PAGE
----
ICC ruling on Israel: Test for ‘America is back’ policy

Muhittin Ataman

Last week, the Inte-rnational Criminal Court (ICC) ruled it would extend its jurisdiction to the Israeli-occupied Palestinian territories, including the Gaza Strip, the West Bank and East Jerusalem.

The decision paves the way for holding Tel Aviv responsible for its activities in the occupied territories and allows the Palestinian government to ask for hearings on Israeli war crimes.

In other words, after this ruling, a formal probe can be started for Israel’s acti-ons in the occupied territories.

According to the United Nations’ decisions and principles of international law, the above-mentioned territories belong to the Palestinian people and they have been under the occupation of Israel since 1967. The ICC began to investigate Israeli atrocities in the occupied territories after Palestine joined the court in 2015. Palestinian authorities asked the ICC to investigate actions Israel took while attacking the Gaza Strip in 2014, during which hundreds of innocent people were killed.

The ICC’s chief prosecutor, Fatou Bensouda, has been investigating both sides of the conflict after the Palestinian government referred a case to the ICC over Israel’s continuous settlement in the West Bank, the killing of Palestinians at the Gaza-Israel border during protests and the poor treatment of Palestinian prisoners in Israel.

In 2019, Bensouda explained that there was a reasonable basis to proceed with an investigation and she was convinced war crimes had been committed on Palestinian lands.

Reactions to the decision: Reactions to the ICC’s decision can be classified into three categories. The first welcomed the news as it means additional protection for basic human rights, prevents crimes against humanity and, more importantly, holds the Israeli state responsible for its atrocities against the Palestinian people. Among other states, Turkey welcomed the ICC ruling, as Ankara believes it will pave the way for a war crime probe against Tel Aviv over its actions in the occupied territories.

The Turkish Foreign Ministry pointed out that the ICC decision was a “meaningful step” toward holding Israel responsible for the crimes it committed against the Palestinian people in their own territories. According to Ankara, international support to the ICC’s decision may deter Israel’s excessive and disproportionate use of force against the Palestinians.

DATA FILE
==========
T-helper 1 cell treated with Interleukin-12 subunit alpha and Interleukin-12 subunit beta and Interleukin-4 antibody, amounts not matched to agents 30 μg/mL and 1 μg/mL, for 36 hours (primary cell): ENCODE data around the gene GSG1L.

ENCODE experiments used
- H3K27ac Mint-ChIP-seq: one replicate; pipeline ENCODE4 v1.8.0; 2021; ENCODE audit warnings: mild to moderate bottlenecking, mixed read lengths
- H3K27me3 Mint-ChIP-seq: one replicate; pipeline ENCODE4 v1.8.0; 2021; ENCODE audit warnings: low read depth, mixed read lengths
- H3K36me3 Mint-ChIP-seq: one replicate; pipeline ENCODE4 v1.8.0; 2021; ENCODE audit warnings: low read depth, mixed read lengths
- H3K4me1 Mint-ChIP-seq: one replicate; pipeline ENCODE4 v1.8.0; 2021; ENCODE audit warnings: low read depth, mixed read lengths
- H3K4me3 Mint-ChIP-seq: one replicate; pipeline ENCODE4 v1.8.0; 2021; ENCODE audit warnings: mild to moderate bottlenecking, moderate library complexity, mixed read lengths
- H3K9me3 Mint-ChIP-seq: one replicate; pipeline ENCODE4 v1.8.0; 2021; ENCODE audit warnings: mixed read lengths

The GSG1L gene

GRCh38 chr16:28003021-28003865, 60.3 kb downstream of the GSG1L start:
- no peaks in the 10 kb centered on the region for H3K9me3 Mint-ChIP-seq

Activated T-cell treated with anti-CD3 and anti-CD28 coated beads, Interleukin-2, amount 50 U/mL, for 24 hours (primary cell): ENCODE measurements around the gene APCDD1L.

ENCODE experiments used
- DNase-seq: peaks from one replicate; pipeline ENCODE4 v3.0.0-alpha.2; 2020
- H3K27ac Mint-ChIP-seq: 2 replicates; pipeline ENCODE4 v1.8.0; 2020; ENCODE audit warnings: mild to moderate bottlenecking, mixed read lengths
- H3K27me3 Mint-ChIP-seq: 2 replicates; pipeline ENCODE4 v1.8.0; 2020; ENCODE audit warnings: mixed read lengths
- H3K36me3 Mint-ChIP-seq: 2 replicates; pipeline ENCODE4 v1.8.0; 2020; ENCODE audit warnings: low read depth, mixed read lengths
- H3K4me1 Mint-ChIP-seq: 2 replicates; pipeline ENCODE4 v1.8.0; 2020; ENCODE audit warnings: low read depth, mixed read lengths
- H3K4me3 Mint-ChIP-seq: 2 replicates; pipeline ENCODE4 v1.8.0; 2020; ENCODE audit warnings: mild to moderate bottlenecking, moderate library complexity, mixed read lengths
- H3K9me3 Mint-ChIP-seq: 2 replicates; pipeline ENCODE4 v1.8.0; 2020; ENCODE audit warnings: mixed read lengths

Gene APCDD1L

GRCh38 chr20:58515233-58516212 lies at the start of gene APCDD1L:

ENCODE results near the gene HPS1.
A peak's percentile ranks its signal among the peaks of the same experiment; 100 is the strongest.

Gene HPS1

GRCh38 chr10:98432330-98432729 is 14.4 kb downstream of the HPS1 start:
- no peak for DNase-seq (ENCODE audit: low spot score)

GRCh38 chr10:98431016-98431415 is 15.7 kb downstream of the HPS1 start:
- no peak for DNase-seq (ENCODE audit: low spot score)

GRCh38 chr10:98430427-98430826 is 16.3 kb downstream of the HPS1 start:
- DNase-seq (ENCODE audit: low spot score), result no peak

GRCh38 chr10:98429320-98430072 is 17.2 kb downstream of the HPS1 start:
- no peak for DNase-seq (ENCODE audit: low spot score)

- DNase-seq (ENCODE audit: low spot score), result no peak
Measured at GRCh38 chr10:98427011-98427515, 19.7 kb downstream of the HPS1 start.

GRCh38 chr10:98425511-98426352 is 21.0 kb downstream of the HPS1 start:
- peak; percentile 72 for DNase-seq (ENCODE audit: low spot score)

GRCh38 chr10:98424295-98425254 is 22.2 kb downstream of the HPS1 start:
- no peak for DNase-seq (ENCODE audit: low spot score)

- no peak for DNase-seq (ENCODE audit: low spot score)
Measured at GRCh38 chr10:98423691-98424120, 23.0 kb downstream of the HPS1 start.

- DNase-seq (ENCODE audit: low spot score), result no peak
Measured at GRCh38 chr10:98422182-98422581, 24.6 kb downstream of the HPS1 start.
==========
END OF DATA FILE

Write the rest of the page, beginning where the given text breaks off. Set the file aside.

The second type of reaction welcomed the decision but claims that both sides of the conflict are responsible for abuses in Palestine and Israel. The well-known Human Rights Watch (HRW) is one of the actors that blames both sides. The HRW has welcomed the court’s decision and declared that it will open a long-awaited path to justice for victims of international crimes.

The HRW and some other international institutions have been following an apologetic policy for these issues. They cannot blame Israel unless they blame the other side as well. The United States and Israel’s rejection of the International Criminal Court (ICC) jurisdiction reflects the third type of reaction. Obviously, it was expected that the Israeli government would not approve of the court’s decision. Israeli Prime Minister Benjamin Netanyahu criticized the ICC decision, claiming that it is a political institution, not judicial, and therefore not recognized by Israel. It is clear to everybody, however, that neither the Israeli state nor Netanyahu’s take on decisions by any international platform should be considered since Tel Aviv has repeatedly violated the decisions of the U.N.’s institutions. What about the US? Most importantly, Washington strongly rejected the decision. The US State Department issued a statement on Feb. 5 stating that America has “serious concerns about the ICC’s attempts to exercise its jurisdiction over Israeli personnel.”

It continues by saying that the US “has always taken the position that the court’s jurisdiction should be reserved for countries that consent to it, or that are referred by the U.N. Security Council.” Of course, Washington continues to reject the court’s jurisdiction over the US but not over other non-signatories.

For instance, former US President Donald Trump introduced an executive order authorizing sanctions against the ICC staff investigating American troops and intelligence officials for possible war crimes in Afghanistan and elsewhere.

According to the decision, ICC investigators had their assets blocked and they and their relatives were prevented from entering the US. The International Criminal Court (ICC) condemned Trump’s decision, calling it “an unacceptable attempt to interfere with the rule of law and the court’s judicial proceedings.”

US President Joe Biden has repeatedly declared that he will bring America back into international platforms, but when it comes to recognizing the jurisdiction of the ICC, he is on the same page as Trump. That is, the Biden administration has shown that it will reject any decision against the US or Israel. In other words, the International Criminal Court (ICC) jurisdiction case demonstrates that Washington will continue to behave arbitrarily and will take unilateral steps in international politics.